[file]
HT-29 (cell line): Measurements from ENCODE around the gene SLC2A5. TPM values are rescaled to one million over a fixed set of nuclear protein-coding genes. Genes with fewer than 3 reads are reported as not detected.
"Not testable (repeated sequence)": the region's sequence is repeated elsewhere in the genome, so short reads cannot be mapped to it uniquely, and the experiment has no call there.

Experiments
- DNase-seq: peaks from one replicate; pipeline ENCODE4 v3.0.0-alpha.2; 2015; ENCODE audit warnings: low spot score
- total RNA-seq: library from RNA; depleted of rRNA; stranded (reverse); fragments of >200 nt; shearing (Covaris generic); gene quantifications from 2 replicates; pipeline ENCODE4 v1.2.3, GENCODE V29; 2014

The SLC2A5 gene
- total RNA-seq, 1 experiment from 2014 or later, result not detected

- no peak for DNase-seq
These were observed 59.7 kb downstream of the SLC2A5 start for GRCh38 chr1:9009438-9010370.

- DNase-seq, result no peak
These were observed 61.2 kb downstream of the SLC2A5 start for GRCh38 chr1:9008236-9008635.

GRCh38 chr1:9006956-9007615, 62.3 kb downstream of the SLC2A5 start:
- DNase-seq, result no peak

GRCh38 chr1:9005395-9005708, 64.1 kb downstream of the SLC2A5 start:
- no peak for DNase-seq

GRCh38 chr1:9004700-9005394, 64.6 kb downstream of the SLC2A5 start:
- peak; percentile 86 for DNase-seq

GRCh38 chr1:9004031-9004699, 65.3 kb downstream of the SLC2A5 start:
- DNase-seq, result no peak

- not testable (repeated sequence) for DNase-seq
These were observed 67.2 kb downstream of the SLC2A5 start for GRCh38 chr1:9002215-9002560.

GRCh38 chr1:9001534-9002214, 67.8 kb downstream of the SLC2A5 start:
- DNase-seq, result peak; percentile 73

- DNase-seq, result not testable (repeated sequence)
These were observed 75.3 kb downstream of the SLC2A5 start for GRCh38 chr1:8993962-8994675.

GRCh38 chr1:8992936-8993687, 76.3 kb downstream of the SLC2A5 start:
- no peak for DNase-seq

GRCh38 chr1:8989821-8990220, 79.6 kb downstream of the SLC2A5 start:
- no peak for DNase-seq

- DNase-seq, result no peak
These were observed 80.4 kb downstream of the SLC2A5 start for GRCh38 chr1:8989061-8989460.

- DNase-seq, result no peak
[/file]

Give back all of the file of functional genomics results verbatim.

HT-29 (cell line): Measurements from ENCODE around the gene SLC2A5. TPM values are rescaled to one million over a fixed set of nuclear protein-coding genes. Genes with fewer than 3 reads are reported as not detected.
"Not testable (repeated sequence)": the region's sequence is repeated elsewhere in the genome, so short reads cannot be mapped to it uniquely, and the experiment has no call there.

Experiments
- DNase-seq: peaks from one replicate; pipeline ENCODE4 v3.0.0-alpha.2; 2015; ENCODE audit warnings: low spot score
- total RNA-seq: library from RNA; depleted of rRNA; stranded (reverse); fragments of >200 nt; shearing (Covaris generic); gene quantifications from 2 replicates; pipeline ENCODE4 v1.2.3, GENCODE V29; 2014

The SLC2A5 gene
- total RNA-seq, 1 experiment from 2014 or later, result not detected

- no peak for DNase-seq
These were observed 59.7 kb downstream of the SLC2A5 start for GRCh38 chr1:9009438-9010370.

- DNase-seq, result no peak
These were observed 61.2 kb downstream of the SLC2A5 start for GRCh38 chr1:9008236-9008635.

GRCh38 chr1:9006956-9007615, 62.3 kb downstream of the SLC2A5 start:
- DNase-seq, result no peak

GRCh38 chr1:9005395-9005708, 64.1 kb downstream of the SLC2A5 start:
- no peak for DNase-seq

GRCh38 chr1:9004700-9005394, 64.6 kb downstream of the SLC2A5 start:
- peak; percentile 86 for DNase-seq

GRCh38 chr1:9004031-9004699, 65.3 kb downstream of the SLC2A5 start:
- DNase-seq, result no peak

- not testable (repeated sequence) for DNase-seq
These were observed 67.2 kb downstream of the SLC2A5 start for GRCh38 chr1:9002215-9002560.

GRCh38 chr1:9001534-9002214, 67.8 kb downstream of the SLC2A5 start:
- DNase-seq, result peak; percentile 73

- DNase-seq, result not testable (repeated sequence)
These were observed 75.3 kb downstream of the SLC2A5 start for GRCh38 chr1:8993962-8994675.

GRCh38 chr1:8992936-8993687, 76.3 kb downstream of the SLC2A5 start:
- no peak for DNase-seq

GRCh38 chr1:8989821-8990220, 79.6 kb downstream of the SLC2A5 start:
- no peak for DNase-seq

- DNase-seq, result no peak
These were observed 80.4 kb downstream of the SLC2A5 start for GRCh38 chr1:8989061-8989460.

- DNase-seq, result no peak